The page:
Even if the two methods for sealing the tank from the outside remain unsuccessful, they have not done any harm to the structure and do not influence the professional repair work required for ferro-cement structures, since the rapid setting cement or the sodium silicate can be chipped off together with the-original cement mortar.

The repair work requires the same attention to the quality of material and mixing as the construction work. If the sand which was used for construction is not available, or if the source of sand is unknown since the repair work only becomes necessary years later, material must be tested in accordance with Chapter 3. It is again important to sift the sand through gauze wire mesh (mosquito wire mesh). Mixture should be three parts sand with one part cement. There is a considerable risk of creating a new leak since different mixtures result in different expansion of this material. This might lead to the patch cracking away and leaking at the edges. It has therefore also to be stressed that the original construction work should follow strictly the advice given. It can sometimes be observed that the amount of cement is increased to be on the safe side. This is unnecessary and can result in repair problems since after some years there will be nobody who remembers the original mixture. Repair of ferro-cement tanks should not be done using other than normal Portland cement. We can only warn against the use of e.g. rapid setting cement, since the property of this material differs greatly from the original Portland cement, as shown in the example above. Different expansion also creates problems likely to result in new leaks if the mortar for repair is wet. Although the usually small patches can be filled with mortar containing more water than the original material, this seal will not last since the material will shrink and by doing so will most likely result in another leak. Small leaks should be opened by using a chisel and hammer, chipping the mortar around the leak, down to the chicken wire. This must be done from inside the reservoir. It can happen that the leak inside the tank is not visible at the wall. In this case hammer a nail through the wall from the outside. This has to be done rather carefully, knocking the nail with short hammer movements. Use a thin 2 1/2 inch nail. Where the nail appears inside is not necessarily the point of leakage. In all those cases where this method has to be used, the surrounding area with a diameter of 150 mm should be chipped away. This job must be done carefully so that no cracks develop on the outside, since this part of the wall will remain untouched. The nail should be pulled out again.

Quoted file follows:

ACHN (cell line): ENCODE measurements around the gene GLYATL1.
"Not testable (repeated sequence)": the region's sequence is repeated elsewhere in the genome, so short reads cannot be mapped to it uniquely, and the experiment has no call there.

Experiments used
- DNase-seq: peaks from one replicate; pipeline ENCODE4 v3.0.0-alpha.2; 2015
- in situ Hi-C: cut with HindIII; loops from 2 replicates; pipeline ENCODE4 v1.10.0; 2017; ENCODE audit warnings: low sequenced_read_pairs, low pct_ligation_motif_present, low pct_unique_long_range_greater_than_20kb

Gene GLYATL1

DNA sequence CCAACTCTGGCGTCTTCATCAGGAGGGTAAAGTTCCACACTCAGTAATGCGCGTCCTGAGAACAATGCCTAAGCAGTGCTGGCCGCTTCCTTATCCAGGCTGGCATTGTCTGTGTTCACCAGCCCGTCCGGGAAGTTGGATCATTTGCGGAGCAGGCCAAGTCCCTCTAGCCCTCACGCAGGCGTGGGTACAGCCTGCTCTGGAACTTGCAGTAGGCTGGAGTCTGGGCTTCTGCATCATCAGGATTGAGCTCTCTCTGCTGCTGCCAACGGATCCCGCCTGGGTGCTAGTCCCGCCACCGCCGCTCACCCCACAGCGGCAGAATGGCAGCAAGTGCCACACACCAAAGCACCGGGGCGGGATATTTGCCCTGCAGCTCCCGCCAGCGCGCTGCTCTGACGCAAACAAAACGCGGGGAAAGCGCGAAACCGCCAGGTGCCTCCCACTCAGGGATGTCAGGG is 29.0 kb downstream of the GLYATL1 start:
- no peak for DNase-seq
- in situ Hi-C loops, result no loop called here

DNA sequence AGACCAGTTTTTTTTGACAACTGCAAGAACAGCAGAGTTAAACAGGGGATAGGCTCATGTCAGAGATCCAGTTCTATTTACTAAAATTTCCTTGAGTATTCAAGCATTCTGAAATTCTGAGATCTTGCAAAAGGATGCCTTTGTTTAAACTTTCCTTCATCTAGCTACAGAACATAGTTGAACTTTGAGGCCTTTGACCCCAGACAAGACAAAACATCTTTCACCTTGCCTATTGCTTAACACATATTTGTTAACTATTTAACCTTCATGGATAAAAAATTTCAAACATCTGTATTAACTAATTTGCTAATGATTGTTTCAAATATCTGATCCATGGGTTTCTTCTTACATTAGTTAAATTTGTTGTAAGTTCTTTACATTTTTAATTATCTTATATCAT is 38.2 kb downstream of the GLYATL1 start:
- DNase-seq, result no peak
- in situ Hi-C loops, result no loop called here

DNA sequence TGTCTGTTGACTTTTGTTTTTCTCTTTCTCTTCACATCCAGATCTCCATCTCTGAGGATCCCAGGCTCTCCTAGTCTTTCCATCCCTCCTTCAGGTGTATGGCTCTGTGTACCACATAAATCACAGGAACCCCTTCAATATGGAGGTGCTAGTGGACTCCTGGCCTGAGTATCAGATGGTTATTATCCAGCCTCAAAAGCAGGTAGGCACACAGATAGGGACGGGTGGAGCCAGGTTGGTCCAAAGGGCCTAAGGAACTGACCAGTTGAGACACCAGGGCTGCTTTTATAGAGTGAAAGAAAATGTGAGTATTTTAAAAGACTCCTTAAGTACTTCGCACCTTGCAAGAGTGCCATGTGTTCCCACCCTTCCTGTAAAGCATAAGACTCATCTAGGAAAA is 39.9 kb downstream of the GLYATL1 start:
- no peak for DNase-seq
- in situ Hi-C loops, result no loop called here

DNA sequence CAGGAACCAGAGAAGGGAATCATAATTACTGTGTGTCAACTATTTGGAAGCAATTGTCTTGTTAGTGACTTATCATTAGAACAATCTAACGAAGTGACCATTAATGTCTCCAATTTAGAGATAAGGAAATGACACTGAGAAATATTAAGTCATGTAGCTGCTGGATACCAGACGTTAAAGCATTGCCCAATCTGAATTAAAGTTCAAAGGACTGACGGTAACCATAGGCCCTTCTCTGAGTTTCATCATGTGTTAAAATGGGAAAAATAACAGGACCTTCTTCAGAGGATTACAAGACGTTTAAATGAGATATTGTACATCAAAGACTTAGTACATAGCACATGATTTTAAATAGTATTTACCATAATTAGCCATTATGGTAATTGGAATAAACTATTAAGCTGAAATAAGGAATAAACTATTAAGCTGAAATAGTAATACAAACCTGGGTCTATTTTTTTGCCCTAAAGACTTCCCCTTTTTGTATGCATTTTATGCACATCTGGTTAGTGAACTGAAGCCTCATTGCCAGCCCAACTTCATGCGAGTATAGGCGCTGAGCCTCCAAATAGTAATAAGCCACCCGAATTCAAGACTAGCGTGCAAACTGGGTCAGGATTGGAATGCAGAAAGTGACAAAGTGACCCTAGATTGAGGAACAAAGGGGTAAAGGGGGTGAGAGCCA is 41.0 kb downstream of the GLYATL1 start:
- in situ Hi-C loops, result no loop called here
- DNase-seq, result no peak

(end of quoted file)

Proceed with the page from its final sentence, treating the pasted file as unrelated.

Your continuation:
Preparations to be made for the patch differ depending on whether the tank is in use, meaning water is purposely drained, or there is a minumum of water left and/or the leak occurs in an upper part of the wall where the ferro-cement is rather dry. If the area of repair is dry' it is necessary to wet it by splashing it with water. This procedure has to be repeated several times from inside and outside until an area of at least half a square metre is really damp. Only then should the moist mortar be filled in with a trowel and the surface smoothed (trowel finish). The mortar must be stiff or it will drop at the top, creating a new leak. If a nail was used to find the location, the hole should be filled from the outside at the same time. It is important to protect the outside repair area of the tank from the sun. If possible a piece of plastic should be tied to the patch from the outside. If this is not possible the outside area has to be splashed with a lot of water every two hours, and the inside two times a day. This curing must be continued for weeks, unless the reservoir can be filled, although applying the nil coat on the patch should be done the next day, Fig. 5.48.

figure 5.48

Larger repairs require the same technique in principle. Because of the nature of the structure, such repairs are seldom and become necessary either immediately after the tank is filled for the first time (in which case they are the result of shoddy workmanship), or they are created by external force, for example if a car bumps the tank. If major damage has to be repaired, the area should be cleared of all material inside and outside of the wall by careful chipping and without damage to the reinforcement. If the reinforcement was damaged by external force, a larger area has to be cleared to make it possible to patch the reinforcement. If this is welded reinforcement mesh and is bent inside without a break, do not try to rebend. This will further damage the wall. If it is broken it can be rebent into position and tightly tied together using binding wire and pliers. The area then has to be cleared of all damaged chicken wire and a patch of two layers must be tied to the reinforcement mesh. If the external force has damaged the coiled fence wire, this should be rebent too. A serious problem occurs only if this damage is close to the bottom. However, in these cases too a repair should be attempted, since there is a good chance that the tank can still be used. Before plastering can start, the surrounding area must be splashed with water as described above.

figure 5.49

Repair of large holes where all material has been removed from inside and outside must be performed using the same technique as originally used. That means, if the structure has been built on a mould, it is necessary to shutter the hole from the inside and to apply two coats of plaster from the outside. Cure each coat or cover the area with plastic. If the tank was built without a mould, the plastering to the damage should be done from inside using a shutter outside. Apply the nil coat after one day. Curing the patch for a long period is unnecessary if the reservoir can be filled above the repaired part again after two or three days. After all, this is the best way. Again if small leaks appear they usually close over, Fig. 5.50.

figure 5.50